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Challenges and opportunities for adolescent


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Challenges and opportunities for adolescent

  1. 1. Challenges and opportunities for adolescent Chan Kwok Bong [email_address] 2012-02-16
  2. 2. Who am I? <ul><li>Trained in Social Work and Counselling </li></ul><ul><li>A Registered Social Worker </li></ul><ul><li>Working in a NGO, an experienced Youth Worker </li></ul><ul><li>Born and bred in Hong Kong </li></ul><ul><li>Married with no kids </li></ul><ul><li>Once upon a time was an adolescent </li></ul><ul><li>…… </li></ul>
  3. 3. How this lecture relevant to you <ul><li>This lecture is relevant to you because </li></ul><ul><li>you are:- </li></ul><ul><li>a adolescent (at least from Erikson’s viewpoint: ages 11-21) </li></ul><ul><li>a prospective teacher teaching LS </li></ul><ul><li>a prospective teacher who will work with adolescents </li></ul>
  4. 4. How this lecture relevant to you (Cont’d) <ul><li>Self-understanding (for personal growth and life planning) </li></ul><ul><li>Learnt the subject matters so that you can teach (pass on knowledge to students) </li></ul><ul><li>Learnt more about the adolescents so that you can work with them (the known-hows of educating and helping adolescent) </li></ul>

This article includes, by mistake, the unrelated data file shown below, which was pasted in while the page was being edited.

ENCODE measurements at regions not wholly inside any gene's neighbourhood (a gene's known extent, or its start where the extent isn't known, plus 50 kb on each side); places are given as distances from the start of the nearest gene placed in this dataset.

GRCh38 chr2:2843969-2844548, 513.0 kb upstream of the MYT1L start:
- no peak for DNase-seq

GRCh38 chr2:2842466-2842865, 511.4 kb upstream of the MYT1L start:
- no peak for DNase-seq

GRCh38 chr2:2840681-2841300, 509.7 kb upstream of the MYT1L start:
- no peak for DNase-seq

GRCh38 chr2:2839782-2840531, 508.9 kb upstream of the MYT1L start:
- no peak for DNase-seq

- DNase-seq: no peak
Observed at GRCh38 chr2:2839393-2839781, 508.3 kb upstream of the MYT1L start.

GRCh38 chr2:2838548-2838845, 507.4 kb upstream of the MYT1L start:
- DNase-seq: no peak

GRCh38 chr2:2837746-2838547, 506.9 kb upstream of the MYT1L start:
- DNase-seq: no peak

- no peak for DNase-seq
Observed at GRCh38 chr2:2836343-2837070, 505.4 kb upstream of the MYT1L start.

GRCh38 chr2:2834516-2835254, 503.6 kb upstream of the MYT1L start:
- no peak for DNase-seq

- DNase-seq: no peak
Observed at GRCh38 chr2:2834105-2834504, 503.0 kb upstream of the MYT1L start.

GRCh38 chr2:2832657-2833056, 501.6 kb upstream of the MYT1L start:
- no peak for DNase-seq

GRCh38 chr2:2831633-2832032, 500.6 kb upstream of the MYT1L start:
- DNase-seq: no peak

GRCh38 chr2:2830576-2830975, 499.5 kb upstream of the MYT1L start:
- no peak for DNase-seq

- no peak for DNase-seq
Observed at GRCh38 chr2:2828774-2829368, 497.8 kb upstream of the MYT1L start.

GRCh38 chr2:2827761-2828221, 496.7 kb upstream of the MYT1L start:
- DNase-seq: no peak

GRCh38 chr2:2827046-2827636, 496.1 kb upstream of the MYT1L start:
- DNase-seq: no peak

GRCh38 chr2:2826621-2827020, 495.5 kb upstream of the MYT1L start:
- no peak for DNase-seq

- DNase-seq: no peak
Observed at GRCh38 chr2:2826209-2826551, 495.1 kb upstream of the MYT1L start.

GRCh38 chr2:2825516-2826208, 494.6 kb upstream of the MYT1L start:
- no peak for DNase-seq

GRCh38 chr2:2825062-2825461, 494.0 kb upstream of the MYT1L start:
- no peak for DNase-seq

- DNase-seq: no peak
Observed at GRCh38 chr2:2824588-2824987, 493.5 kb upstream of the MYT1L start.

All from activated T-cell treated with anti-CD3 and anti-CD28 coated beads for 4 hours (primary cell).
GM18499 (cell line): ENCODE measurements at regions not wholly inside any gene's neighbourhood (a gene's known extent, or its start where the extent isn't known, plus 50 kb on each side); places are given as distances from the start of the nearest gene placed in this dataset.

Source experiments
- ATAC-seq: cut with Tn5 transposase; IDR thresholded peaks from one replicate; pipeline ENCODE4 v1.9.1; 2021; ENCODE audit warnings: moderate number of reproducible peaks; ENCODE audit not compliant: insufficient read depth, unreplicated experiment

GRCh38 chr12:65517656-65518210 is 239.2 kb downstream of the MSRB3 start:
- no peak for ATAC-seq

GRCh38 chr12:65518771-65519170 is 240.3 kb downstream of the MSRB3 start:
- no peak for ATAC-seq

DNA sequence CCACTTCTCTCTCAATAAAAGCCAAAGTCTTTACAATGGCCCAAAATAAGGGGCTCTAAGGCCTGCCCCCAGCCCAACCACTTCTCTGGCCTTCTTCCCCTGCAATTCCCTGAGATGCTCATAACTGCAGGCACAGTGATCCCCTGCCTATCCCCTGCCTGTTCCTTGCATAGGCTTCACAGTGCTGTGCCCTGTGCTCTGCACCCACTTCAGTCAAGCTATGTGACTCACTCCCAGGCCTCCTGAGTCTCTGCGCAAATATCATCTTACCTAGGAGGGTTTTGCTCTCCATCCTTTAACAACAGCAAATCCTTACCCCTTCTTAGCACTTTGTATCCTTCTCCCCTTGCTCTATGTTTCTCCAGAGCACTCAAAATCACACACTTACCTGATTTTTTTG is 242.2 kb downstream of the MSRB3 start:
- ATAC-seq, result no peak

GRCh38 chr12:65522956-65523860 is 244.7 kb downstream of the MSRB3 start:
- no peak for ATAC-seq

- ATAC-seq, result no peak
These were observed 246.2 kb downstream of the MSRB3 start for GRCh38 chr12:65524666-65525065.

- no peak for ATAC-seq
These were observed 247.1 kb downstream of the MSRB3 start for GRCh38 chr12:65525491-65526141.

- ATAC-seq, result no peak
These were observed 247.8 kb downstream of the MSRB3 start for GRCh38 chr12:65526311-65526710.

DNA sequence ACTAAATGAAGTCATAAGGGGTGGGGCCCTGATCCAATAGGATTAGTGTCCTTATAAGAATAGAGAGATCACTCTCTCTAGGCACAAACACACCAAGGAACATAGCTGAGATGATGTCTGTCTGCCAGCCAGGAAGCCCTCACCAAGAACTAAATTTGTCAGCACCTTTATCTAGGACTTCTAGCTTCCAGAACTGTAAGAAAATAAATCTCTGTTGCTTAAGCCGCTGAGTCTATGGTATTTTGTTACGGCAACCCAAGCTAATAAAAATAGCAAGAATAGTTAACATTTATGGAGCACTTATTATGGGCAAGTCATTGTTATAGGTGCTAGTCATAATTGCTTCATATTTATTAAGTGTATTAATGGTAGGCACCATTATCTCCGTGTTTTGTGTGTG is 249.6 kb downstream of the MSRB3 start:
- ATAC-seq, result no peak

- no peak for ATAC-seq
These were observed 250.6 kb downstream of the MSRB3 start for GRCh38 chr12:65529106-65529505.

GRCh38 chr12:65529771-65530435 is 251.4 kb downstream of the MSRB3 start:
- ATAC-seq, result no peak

5. 5. Challenges and opportunities for adolescent <ul><li>Adolescent : a young person who is developing into an adult. (teen, teenager, juvenile…) -Cambridge on-line dictionary </li></ul><ul><li>Adolescence : </li></ul><ul><li>Transitional stage from Puberty to Adulthood </li></ul><ul><ul><li>Developmental perspective </li></ul></ul><ul><li>“ Social Invention” / Social Construction </li></ul><ul><li>(such as Bakan, 1972; Fasick, 1994; Hine, 2000; Good & Nichols 2004 ) </li></ul><ul><ul><li>Critical social analysis </li></ul></ul>
  6. 6. Developmental Perspective: Life in 30 seconds <ul><ul><li>Life tasks? </li></ul></ul><ul><ul><li>Significant relationships? </li></ul></ul><ul><ul><li>Institutions? </li></ul></ul><ul><ul><li>What are missed in the video? </li></ul></ul>http:// =A1UyWaMkM1A
  7. 7. <ul><li>Erik Erikson </li></ul><ul><li>James Marcia </li></ul>A very brief review: Developmental Perspective